Tuesday, September 3, 2013

How Blake Countess saved a certain touchdown

Central Michigan didn't have many opportunities to put points on the board, but one innovative playcall nearly cost Michigan seven points until Blake Countess read what was developing and made a leaping PBU. No caveats about competition apply here. Countess' field vision and instincts are on full display here and hint at a special year to come.

It's early in the first quarter, and Michigan shows its base 4-3 under formation. The pre-snap alignment shows that Michigan will play single-high safety, man coverage. Josh Furman (lined up on the hash at at the first down line) will cover Central's slot receiver, and Countess is split out wide on CMU's outside receiver.

At the snap, Michigan's middle and weakside linebackers blitz. Central Michigan shows a zone read, leaving the weakside defensive end (Keith Heitzman) unblocked.

Heitzman crashes on the handoff, but doesn't overcommit, about which more next. Furman and Countess begin to head downfield as the CMU slot receiver bows out for a flare screen. This is a triple option look that Michigan deployed often with Rich Rodriguez. Often, after a mesh point in the backfield, Denard had the option to sling the ball outside to his slot receiver. However, the Chippewas tweak the receiver route slightly.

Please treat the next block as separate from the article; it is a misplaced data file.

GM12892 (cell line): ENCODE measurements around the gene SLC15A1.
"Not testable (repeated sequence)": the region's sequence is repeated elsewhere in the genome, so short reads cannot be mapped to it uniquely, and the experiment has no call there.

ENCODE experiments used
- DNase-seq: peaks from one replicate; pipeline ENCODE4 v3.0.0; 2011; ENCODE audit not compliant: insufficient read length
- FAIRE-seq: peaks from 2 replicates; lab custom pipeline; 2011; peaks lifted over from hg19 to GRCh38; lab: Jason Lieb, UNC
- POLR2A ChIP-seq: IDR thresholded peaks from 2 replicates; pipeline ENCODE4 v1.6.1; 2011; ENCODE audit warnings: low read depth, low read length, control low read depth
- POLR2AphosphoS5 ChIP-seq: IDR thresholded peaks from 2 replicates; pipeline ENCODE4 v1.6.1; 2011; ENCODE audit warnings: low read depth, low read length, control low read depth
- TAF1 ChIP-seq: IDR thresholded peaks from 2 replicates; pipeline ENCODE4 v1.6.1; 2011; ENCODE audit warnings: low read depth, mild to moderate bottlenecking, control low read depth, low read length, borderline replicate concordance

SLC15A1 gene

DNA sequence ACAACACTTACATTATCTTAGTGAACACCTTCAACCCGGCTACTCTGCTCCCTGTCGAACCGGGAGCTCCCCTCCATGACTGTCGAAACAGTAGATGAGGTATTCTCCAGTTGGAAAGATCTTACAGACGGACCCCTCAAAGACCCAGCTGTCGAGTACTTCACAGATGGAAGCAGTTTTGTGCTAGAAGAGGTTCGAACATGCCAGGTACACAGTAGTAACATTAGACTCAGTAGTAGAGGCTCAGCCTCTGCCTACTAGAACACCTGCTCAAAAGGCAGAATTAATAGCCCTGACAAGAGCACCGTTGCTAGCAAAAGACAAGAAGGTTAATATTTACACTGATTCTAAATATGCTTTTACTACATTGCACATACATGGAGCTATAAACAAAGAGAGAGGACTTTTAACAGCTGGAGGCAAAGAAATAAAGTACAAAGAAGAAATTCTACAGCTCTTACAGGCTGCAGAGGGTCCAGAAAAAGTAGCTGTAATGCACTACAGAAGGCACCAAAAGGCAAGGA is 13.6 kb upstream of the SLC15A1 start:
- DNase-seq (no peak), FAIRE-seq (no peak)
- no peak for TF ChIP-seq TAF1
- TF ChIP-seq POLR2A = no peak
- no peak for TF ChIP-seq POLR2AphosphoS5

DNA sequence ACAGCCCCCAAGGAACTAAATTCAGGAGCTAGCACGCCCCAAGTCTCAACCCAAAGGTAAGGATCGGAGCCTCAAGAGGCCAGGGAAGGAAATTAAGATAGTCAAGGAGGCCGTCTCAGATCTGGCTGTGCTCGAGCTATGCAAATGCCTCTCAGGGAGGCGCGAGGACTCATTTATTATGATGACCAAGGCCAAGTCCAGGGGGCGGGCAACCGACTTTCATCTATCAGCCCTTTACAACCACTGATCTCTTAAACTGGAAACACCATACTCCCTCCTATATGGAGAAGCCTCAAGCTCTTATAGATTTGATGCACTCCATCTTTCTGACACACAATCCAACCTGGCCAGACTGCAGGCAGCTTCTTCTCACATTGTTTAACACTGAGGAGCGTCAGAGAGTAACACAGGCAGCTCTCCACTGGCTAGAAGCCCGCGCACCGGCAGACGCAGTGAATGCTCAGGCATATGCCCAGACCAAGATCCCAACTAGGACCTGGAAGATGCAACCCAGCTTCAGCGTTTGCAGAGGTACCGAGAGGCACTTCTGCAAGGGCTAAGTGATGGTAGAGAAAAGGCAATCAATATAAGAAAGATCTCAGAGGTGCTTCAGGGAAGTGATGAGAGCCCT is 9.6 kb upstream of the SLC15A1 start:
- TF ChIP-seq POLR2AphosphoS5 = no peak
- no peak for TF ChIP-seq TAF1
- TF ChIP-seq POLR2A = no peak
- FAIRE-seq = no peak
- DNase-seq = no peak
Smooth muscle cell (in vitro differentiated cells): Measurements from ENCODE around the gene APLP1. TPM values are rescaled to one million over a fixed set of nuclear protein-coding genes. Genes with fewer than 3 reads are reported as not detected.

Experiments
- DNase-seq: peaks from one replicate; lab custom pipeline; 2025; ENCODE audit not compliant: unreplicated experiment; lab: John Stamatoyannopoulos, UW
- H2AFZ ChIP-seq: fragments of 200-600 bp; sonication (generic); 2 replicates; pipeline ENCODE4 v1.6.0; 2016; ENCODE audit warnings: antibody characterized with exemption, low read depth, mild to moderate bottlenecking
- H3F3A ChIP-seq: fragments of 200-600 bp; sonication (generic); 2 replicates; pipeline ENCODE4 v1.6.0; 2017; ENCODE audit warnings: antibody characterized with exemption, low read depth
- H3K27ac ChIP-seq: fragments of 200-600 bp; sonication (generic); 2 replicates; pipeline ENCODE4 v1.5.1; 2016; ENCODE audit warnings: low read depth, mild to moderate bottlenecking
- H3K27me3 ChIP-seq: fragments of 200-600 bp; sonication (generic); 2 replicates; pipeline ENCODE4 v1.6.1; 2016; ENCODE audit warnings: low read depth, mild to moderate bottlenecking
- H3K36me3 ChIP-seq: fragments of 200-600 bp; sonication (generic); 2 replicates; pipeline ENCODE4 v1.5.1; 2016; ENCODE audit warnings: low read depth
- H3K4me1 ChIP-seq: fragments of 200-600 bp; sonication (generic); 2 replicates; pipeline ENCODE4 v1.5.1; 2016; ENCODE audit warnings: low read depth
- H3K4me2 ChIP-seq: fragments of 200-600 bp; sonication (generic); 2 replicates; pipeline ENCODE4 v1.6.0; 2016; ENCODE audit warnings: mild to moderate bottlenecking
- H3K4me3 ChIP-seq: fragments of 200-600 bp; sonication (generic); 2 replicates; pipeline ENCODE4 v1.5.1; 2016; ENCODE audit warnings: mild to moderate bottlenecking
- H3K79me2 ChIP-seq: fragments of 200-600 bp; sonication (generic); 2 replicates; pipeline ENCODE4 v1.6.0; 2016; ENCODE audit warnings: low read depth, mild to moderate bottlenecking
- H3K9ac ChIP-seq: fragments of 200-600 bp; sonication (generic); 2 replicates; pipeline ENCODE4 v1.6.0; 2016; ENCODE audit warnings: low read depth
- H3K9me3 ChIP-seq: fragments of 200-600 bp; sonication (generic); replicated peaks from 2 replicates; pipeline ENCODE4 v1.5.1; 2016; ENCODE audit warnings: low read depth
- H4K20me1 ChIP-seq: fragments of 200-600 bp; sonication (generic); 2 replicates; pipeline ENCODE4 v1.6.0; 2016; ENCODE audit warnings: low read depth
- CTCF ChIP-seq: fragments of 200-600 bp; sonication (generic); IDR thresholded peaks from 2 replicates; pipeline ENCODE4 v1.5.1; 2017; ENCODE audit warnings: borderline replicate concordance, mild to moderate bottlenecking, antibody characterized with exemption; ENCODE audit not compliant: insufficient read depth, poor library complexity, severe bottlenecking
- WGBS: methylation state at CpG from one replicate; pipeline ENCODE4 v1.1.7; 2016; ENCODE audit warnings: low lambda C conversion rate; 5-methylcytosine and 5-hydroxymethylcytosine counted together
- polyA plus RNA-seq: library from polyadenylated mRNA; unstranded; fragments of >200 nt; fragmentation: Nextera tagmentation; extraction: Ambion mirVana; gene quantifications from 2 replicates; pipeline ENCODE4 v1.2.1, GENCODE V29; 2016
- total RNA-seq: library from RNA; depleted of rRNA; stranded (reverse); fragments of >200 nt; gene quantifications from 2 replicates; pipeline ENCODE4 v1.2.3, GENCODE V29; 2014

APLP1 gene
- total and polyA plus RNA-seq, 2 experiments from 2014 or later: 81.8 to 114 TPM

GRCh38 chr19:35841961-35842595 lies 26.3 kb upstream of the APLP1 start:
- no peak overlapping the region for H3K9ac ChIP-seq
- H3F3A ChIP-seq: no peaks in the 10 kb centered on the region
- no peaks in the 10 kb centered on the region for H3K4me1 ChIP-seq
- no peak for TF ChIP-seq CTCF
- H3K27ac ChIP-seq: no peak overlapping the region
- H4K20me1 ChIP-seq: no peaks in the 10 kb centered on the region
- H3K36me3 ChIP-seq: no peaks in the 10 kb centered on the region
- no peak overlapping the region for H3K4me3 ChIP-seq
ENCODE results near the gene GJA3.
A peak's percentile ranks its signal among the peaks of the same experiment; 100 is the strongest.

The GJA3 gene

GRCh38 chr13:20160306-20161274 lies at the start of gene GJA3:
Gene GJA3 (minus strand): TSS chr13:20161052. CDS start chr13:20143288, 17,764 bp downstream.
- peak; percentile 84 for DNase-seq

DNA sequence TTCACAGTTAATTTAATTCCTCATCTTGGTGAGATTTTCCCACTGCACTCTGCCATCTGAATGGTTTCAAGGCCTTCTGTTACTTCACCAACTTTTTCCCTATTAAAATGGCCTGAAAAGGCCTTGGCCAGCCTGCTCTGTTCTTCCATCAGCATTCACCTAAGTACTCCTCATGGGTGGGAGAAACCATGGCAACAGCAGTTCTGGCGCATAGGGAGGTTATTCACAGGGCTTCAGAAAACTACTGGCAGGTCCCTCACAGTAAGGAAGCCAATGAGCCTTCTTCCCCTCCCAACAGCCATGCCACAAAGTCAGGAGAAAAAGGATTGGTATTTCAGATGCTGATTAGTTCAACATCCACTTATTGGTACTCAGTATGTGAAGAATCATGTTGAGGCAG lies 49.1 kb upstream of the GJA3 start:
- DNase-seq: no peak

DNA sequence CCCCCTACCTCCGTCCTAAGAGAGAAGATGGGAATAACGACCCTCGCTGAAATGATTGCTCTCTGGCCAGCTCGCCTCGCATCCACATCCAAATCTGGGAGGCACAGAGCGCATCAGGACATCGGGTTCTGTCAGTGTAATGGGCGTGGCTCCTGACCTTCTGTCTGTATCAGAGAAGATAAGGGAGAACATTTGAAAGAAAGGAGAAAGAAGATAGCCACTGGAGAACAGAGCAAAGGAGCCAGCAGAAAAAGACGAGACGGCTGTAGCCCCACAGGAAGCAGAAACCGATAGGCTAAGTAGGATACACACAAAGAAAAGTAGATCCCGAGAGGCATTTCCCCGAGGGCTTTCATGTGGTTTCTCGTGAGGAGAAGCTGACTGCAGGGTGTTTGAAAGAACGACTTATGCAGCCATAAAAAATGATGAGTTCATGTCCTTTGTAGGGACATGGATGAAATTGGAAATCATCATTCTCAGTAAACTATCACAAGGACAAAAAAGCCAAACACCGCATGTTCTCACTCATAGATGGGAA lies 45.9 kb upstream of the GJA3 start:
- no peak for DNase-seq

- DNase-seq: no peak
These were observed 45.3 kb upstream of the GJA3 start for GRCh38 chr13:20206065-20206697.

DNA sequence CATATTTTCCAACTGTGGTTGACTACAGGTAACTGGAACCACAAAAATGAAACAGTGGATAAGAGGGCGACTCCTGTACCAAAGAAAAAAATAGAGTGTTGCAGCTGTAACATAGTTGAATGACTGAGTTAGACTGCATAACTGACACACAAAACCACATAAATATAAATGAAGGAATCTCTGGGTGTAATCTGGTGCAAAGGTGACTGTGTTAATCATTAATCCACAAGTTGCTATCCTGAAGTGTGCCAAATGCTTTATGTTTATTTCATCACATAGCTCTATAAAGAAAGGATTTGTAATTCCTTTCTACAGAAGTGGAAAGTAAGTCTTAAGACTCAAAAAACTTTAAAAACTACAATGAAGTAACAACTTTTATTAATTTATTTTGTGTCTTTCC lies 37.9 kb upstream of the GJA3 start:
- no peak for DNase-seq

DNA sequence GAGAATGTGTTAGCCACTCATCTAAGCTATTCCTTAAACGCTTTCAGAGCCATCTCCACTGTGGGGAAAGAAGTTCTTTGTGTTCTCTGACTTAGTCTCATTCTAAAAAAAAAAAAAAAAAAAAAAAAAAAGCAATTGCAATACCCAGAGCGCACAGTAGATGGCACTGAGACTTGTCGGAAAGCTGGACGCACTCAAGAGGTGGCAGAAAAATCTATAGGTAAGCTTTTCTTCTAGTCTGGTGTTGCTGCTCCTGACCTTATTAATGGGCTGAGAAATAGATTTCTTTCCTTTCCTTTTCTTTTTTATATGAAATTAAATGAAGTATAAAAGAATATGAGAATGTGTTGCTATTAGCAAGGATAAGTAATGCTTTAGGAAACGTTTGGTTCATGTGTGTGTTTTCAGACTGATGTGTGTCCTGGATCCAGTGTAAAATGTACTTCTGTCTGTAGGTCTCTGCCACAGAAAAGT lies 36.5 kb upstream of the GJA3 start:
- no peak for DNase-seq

Heitzman realizes that CMU quarterback Alex Niznak pulled the ball on the read. He plants his foot and gives chase to string out the QB run. The ability to string out this play while also forcing the QB pull is not easy to do. This is a promising reaction from a player not expected to make a huge impact this season.

At this point, Furman dismisses his coverage assignment (highlighted). Cam Gordon is scraping over the top of the play to attack the QB run, and even Countess is crashing from the corner to defend the run.

What Furman doesn't realize is that CMU's slot receiver has turned the flare screen into a wheel route and is running upfield undefended (legs highlighted). Countess, being picked by the outside receiver, recognizes that Niznak is pulling up to throw.

As Niznak releases the ball, Countess has actually broken on the pass, recognizing the open defender. On first look, I thought Niznak threw a duck, but if you watch closely, you can see Countess actually tip the ball.

The ball falls harmlessly to the turf. Huzzah.


First, it should be noted that two of CMU's linemen were five yards downfield before the pass was thrown. If it was completed, a flag should have been thrown for illegal man downfield. But the real takeaway is Countess' play recognition and reaction. Not only did he realize that there was a triple option in play here, but he recovered for Furman who had blown his coverage. I was disappointed with the secondary in zone coverage, but don't remember Countess being the culprit on (m)any of those plays.

I've been high on Countess since he came to Michigan, and his junior season debut held nothing but upside. With unproven safeties, having elite cornerbacks will be crucial to relieving pressure and diminishing big plays. Next week, Countess will see more action, which will give us a better indication with how he'll fare this season. But this was a promising start.


dnak said...

Watching it on TV, my initial reaction to that play was that Heitzman looked slow. But he did play it well, as you point out.

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